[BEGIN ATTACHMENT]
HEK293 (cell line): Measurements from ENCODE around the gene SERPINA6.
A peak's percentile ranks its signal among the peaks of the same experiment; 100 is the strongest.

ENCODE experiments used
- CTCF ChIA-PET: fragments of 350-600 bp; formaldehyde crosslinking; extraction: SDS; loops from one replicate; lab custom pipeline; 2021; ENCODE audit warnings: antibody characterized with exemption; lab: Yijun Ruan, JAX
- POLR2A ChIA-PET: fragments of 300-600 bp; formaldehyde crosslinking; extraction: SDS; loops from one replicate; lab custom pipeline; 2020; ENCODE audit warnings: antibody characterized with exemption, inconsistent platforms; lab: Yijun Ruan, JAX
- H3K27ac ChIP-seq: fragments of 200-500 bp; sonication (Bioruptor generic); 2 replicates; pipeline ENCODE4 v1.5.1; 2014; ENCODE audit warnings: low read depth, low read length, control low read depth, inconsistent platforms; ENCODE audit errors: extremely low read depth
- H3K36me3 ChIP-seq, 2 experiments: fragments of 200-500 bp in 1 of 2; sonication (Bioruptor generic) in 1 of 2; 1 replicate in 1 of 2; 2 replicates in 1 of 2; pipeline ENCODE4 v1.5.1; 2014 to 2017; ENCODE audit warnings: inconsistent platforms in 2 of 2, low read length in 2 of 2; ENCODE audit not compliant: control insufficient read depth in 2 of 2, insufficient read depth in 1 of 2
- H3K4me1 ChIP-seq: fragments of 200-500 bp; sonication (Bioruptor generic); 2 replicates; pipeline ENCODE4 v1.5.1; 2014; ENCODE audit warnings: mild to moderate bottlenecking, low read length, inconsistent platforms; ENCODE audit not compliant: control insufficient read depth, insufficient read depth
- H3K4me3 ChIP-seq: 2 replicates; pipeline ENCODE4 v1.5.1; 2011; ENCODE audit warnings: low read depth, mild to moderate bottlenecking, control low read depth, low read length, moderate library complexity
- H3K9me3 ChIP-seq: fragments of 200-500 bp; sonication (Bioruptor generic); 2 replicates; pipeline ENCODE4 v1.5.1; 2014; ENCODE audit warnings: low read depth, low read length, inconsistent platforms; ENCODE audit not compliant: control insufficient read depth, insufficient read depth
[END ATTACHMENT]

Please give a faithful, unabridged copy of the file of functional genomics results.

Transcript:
HEK293 (cell line): Measurements from ENCODE around the gene SERPINA6.
A peak's percentile ranks its signal among the peaks of the same experiment; 100 is the strongest.

ENCODE experiments used
- CTCF ChIA-PET: fragments of 350-600 bp; formaldehyde crosslinking; extraction: SDS; loops from one replicate; lab custom pipeline; 2021; ENCODE audit warnings: antibody characterized with exemption; lab: Yijun Ruan, JAX
- POLR2A ChIA-PET: fragments of 300-600 bp; formaldehyde crosslinking; extraction: SDS; loops from one replicate; lab custom pipeline; 2020; ENCODE audit warnings: antibody characterized with exemption, inconsistent platforms; lab: Yijun Ruan, JAX
- H3K27ac ChIP-seq: fragments of 200-500 bp; sonication (Bioruptor generic); 2 replicates; pipeline ENCODE4 v1.5.1; 2014; ENCODE audit warnings: low read depth, low read length, control low read depth, inconsistent platforms; ENCODE audit errors: extremely low read depth
- H3K36me3 ChIP-seq, 2 experiments: fragments of 200-500 bp in 1 of 2; sonication (Bioruptor generic) in 1 of 2; 1 replicate in 1 of 2; 2 replicates in 1 of 2; pipeline ENCODE4 v1.5.1; 2014 to 2017; ENCODE audit warnings: inconsistent platforms in 2 of 2, low read length in 2 of 2; ENCODE audit not compliant: control insufficient read depth in 2 of 2, insufficient read depth in 1 of 2
- H3K4me1 ChIP-seq: fragments of 200-500 bp; sonication (Bioruptor generic); 2 replicates; pipeline ENCODE4 v1.5.1; 2014; ENCODE audit warnings: mild to moderate bottlenecking, low read length, inconsistent platforms; ENCODE audit not compliant: control insufficient read depth, insufficient read depth
- H3K4me3 ChIP-seq: 2 replicates; pipeline ENCODE4 v1.5.1; 2011; ENCODE audit warnings: low read depth, mild to moderate bottlenecking, control low read depth, low read length, moderate library complexity
- H3K9me3 ChIP-seq: fragments of 200-500 bp; sonication (Bioruptor generic); 2 replicates; pipeline ENCODE4 v1.5.1; 2014; ENCODE audit warnings: low read depth, low read length, inconsistent platforms; ENCODE audit not compliant: control insufficient read depth, insufficient read depth